As much fun as the Tampa Bay fans --most of them coming out of the woodwork as we speak-- are having, the Rays' unexpected success this season has to appeal to an even larger segment of sports fans.
Those who are sick to death of the Yankees and Red Sox.
The author has long pined for an AL East team other than these two juggernauts to make a run at a division title. Unprecedented spending has rendered those desires more fantasy than reality since Baltimore won it in 1997.
Since then, either the Red Sox or the Yankees have won the division crown. If that isn't enough, the other team has won the wild card in seven of the past 11 seasons. The result? In addition to being inundated with 19 regular season games, we get up to seven over-hyped postseason contests between the two franchises.
The author realizes that this is probably the premier rivalry in all of sports. That's great. But he feels that the sporting world has an unappealing penchant for embracing decades-old rivalries, many of them just not that relevant any more, at the expense of accepting new ones.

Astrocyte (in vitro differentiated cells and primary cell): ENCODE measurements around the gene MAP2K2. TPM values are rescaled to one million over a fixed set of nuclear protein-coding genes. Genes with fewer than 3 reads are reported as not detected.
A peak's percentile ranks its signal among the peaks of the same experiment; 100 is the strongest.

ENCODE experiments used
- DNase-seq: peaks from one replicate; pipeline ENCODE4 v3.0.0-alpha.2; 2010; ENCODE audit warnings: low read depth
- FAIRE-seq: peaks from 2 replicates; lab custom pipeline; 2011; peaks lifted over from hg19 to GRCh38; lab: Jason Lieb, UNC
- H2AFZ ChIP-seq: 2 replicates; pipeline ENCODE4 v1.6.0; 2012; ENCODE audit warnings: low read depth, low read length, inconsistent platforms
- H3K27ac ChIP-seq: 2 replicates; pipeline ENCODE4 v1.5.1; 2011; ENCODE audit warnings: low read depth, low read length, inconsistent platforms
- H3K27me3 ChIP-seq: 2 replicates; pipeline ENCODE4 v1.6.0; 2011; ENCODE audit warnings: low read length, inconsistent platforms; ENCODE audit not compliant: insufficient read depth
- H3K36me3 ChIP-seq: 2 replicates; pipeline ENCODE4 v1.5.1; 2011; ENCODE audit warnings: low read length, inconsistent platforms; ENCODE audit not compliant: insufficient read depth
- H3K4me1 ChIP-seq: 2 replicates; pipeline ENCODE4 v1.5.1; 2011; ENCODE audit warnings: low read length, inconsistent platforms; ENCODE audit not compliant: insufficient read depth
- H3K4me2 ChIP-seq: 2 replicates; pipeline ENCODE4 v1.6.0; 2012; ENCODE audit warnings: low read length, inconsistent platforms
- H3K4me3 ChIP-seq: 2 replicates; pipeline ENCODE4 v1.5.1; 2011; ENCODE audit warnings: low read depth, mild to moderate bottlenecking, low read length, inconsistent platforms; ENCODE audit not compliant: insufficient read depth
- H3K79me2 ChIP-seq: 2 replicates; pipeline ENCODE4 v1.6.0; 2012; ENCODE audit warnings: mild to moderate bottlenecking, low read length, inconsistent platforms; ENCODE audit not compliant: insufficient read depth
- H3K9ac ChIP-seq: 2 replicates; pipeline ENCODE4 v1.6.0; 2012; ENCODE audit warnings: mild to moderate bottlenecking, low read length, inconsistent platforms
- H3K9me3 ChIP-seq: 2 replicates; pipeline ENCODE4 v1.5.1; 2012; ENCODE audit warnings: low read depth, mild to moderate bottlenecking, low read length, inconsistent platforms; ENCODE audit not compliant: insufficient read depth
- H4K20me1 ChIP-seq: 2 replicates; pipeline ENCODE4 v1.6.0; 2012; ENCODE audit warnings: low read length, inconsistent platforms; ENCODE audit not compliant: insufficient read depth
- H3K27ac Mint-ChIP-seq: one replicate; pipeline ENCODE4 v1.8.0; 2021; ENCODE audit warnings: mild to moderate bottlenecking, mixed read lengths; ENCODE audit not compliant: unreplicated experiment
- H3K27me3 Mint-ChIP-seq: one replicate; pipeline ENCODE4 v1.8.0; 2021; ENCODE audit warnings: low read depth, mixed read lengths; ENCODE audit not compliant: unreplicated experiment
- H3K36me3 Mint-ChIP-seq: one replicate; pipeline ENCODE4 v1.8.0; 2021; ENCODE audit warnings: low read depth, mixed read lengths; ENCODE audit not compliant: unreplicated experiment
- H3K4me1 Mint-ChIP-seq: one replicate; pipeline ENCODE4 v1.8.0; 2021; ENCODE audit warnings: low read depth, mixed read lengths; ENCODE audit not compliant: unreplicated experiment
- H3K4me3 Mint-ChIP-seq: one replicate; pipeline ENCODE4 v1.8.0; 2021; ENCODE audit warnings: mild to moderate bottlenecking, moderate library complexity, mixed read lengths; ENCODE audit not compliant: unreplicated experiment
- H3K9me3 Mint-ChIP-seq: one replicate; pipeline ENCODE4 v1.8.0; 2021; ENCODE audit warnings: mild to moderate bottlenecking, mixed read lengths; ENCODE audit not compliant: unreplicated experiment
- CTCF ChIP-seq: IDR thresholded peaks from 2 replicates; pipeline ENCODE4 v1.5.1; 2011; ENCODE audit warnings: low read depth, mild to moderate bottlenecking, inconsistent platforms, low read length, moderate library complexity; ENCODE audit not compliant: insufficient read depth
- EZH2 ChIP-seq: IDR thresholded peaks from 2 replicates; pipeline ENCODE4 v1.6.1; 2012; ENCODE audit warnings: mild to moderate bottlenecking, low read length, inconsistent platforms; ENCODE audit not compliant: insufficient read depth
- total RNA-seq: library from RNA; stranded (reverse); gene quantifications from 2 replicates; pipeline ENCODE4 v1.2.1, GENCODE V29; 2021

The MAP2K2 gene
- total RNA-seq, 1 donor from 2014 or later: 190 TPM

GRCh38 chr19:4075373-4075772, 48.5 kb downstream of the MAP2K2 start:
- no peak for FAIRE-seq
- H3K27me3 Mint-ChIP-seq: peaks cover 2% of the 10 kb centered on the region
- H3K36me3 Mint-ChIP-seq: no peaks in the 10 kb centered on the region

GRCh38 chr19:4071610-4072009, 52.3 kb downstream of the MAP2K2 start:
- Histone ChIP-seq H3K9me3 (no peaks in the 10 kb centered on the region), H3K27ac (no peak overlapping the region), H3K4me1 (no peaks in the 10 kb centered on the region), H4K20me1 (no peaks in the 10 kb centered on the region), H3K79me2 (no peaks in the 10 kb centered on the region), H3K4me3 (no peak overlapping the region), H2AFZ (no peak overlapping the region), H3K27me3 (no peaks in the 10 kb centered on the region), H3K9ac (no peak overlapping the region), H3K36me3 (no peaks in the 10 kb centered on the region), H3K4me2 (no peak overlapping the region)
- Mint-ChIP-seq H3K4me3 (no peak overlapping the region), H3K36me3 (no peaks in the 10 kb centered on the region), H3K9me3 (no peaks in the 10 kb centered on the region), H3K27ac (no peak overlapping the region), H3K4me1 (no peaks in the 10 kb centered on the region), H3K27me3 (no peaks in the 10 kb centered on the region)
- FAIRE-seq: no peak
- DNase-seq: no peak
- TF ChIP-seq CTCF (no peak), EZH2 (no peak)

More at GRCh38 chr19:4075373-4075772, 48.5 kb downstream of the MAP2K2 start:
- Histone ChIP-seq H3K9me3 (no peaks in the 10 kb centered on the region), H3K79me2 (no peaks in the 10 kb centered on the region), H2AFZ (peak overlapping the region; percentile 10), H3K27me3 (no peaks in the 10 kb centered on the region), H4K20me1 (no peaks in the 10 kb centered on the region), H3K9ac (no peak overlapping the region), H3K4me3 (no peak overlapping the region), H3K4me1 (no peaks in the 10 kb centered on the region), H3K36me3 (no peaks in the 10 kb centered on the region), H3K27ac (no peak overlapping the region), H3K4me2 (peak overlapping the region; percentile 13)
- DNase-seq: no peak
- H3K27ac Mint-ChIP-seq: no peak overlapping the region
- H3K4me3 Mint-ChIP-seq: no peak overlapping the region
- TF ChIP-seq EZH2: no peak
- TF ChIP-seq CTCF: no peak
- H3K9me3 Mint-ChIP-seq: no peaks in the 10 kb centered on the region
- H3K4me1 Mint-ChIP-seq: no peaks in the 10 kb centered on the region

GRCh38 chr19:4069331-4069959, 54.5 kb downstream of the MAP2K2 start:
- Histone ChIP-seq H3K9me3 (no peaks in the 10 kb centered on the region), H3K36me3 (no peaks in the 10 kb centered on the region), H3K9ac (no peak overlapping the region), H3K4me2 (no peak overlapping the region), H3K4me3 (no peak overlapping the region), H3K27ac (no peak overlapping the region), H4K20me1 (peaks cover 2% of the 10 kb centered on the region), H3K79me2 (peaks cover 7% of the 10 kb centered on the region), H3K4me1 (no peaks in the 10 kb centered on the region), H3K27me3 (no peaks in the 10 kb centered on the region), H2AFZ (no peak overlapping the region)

That's why the bench-clearing, trash-talking affair between the Red Sox and the Rays has been so compelling this year. These teams have had bad blood for quite some time now, but the series has been so one-sided that we've been hesitant to label it a rivalry. With Tampa Bay flat-out outplaying Boston the games have taken on a new dimension and intensity.
The addition of a viable third party in the AL East sets up the exciting possibility of three-way battles down the stretch, more frequent do-or-die scenarios and a greater likelihood that someone other than the old stalwarts will get to make a World Series run. It's good for baseball.
Fight on Tampa Bay. You're the Ralph Nader of your division.